How to sell a business

May 29, 2015

If you own shares of a business that is publicly traded on a major exchange, selling them is pretty simple. You can look up the share price in a newspaper, which is difficult these days as stock listings in newspapers have become rather limited, or you can go online while calling your broker on a landline, and instruct him or her to sell the stock. You can also look up the stock on your smart phone, and send online instructions to sell within your electronic stock account.

And, if you’re deceased? No problem had you done proper estate planning i.e., you have a will, a durable power of attorney and a living will. This allows the agent you appointed to use your durable power of attorney to make the trade.

But, what if you own the company and you’re not Warren Buffet?

Warren Buffet’s heirs can easily sell their shares of Berkshire Hathaway because it is a publicly traded company. The heirs of small business owners do not have this luxury, as the shares are not publicly traded.

So who’s going to buy them? Perhaps a competitor will offer pennies on the dollar to the heirs during the terrible grieving time and maybe they’ll take the offer because they don’t believe others will be forthcoming. To add salt to the wound, the government could demand millions of dollars nine months from the date of death because of the estate tax.

Are you in this situation? You could be if you are the owner of part or all of a small business, with no buy-sell agreement.

OK, we’ve outlined the problem, now for the solution.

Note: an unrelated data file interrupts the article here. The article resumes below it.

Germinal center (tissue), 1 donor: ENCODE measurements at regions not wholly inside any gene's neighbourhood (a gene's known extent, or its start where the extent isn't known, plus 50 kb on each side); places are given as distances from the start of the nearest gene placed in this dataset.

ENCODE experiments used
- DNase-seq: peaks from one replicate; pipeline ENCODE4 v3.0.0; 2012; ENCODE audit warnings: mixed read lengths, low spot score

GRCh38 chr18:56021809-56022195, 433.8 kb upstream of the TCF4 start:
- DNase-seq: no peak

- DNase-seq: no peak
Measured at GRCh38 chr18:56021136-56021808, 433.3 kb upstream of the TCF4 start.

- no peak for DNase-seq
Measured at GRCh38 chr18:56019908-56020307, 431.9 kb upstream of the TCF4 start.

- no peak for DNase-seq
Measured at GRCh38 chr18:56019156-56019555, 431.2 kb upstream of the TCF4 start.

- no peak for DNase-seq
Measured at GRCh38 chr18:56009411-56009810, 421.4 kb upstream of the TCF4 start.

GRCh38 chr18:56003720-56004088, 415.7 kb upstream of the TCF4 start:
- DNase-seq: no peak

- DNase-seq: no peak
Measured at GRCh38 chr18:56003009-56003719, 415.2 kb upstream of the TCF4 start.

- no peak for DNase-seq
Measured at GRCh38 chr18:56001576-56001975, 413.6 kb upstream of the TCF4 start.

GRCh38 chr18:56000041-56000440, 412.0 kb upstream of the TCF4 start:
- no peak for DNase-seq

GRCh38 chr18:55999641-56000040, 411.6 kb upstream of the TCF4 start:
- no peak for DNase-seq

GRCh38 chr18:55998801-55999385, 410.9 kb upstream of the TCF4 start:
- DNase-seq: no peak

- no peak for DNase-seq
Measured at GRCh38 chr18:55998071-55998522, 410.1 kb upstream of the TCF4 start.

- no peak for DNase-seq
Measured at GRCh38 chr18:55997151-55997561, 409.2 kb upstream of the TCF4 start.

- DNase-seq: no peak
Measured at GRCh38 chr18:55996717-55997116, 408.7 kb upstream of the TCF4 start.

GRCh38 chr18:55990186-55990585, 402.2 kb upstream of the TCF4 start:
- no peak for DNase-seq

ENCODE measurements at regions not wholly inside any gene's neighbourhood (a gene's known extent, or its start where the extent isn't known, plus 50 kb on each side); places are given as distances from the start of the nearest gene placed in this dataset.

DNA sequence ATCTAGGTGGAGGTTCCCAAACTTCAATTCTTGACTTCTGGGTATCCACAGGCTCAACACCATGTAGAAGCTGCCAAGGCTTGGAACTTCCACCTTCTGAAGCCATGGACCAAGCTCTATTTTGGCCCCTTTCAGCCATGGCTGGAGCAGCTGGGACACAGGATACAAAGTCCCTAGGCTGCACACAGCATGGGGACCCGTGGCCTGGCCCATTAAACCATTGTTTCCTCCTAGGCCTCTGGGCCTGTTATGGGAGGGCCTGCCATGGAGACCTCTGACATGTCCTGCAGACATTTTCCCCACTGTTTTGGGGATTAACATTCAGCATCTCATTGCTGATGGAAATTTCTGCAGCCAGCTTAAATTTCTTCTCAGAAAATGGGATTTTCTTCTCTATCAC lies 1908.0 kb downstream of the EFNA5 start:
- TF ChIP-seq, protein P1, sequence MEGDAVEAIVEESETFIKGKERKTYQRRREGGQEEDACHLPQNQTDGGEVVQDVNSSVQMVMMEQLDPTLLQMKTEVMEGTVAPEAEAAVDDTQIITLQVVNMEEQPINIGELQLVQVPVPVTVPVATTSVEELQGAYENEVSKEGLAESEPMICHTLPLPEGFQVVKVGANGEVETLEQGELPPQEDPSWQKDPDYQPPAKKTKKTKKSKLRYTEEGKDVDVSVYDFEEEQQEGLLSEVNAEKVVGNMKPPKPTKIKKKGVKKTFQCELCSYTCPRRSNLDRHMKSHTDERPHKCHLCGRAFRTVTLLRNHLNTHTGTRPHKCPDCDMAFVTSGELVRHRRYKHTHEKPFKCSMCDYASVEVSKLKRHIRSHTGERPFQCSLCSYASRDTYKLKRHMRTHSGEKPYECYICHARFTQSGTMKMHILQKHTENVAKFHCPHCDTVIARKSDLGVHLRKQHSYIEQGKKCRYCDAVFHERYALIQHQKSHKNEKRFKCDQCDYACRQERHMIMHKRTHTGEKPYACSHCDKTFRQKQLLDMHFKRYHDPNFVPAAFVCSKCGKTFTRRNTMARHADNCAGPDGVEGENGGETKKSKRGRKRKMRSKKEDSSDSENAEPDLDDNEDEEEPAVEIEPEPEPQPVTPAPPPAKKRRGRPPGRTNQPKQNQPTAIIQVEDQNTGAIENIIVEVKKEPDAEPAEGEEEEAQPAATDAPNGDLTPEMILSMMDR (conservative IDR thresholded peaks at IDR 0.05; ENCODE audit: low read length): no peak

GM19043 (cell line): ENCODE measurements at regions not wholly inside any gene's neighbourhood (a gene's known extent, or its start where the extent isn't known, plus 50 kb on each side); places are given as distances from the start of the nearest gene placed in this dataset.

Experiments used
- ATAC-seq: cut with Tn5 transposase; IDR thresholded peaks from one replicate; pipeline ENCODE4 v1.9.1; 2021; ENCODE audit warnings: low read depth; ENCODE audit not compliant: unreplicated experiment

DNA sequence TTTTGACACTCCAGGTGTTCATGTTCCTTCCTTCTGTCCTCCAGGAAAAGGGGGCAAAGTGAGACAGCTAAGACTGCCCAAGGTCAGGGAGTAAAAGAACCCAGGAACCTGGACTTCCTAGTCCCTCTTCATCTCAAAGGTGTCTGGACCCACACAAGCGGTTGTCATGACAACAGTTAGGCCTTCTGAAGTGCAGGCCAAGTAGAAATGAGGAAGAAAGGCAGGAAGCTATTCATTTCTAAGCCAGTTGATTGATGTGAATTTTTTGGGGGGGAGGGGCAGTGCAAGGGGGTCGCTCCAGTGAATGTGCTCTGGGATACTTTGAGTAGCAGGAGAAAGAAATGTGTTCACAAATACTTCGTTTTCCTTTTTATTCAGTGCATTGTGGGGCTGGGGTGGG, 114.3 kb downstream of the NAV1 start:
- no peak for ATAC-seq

The first step in establishing a buy-sell agreement is to find a buyer. It could be a partner, an employee, a group of employees, a family member, another business or even a competitor. Who said this would be easy?

Step number two is to establish a price at which the business is sold based on disability, retirement or death. In most cases, the retirement section will yield the highest price because the business seller will usually stay on board for a period of time to provide a steady transition. Obviously, this would not be the case in disability or death.

The third step is to provide funding for the agreement. The retirement portion of a buy-sell agreement can usually be taken care of from cash flow within the business or from bank loans. The disability and death provisions of the buy-sell can usually be covered by insurance policies.

There are disability insurance buyout programs available that will provide a periodic payment to the disabled owner so that the new owners can “earn while they learn” without putting too much strain (paying out the disabled owner) on the business.

In some cases, you may want to consider funding a buy-sell agreement with life insurance. Unlike a sinking fund, where time is a problem, life insurance provides the solution from day one.

It also removes the questions of whether or not the company can secure a bank loan at the time of the death of an owner, and whether or not it can afford the note payments. With an insured buy-sell agreement, the company can survive the death of an owner.

Life insurance proceeds are paid, income tax free, to the company. The insurance company gives the money to the estate of the decedent and gets his stock (or partnership interest) in return. The company now has the stock and no inexperienced relatives.

Furthermore, the estate has cash, which it can use to pay estate taxes or any other need. If a permanent type policy is used, values built up over time can be used to fund disability or retirement buy-out provisions.

The opinions voiced in this material are for general information only and are not intended to provide specific advice or recommendations for the individual. This information is not intended to be a substitute for specific individualized tax or legal advice. We suggest that you discuss your specific situation with a qualified tax or legal advisor. Randy Neumann, CFP® is a registered representative with and securities offered through LPL Financial. Member FINRA/SIPC. He can be reached at 600 East Crescent Avenue, Suite 104, Upper Saddle River, NJ 07458, 201-291-9000.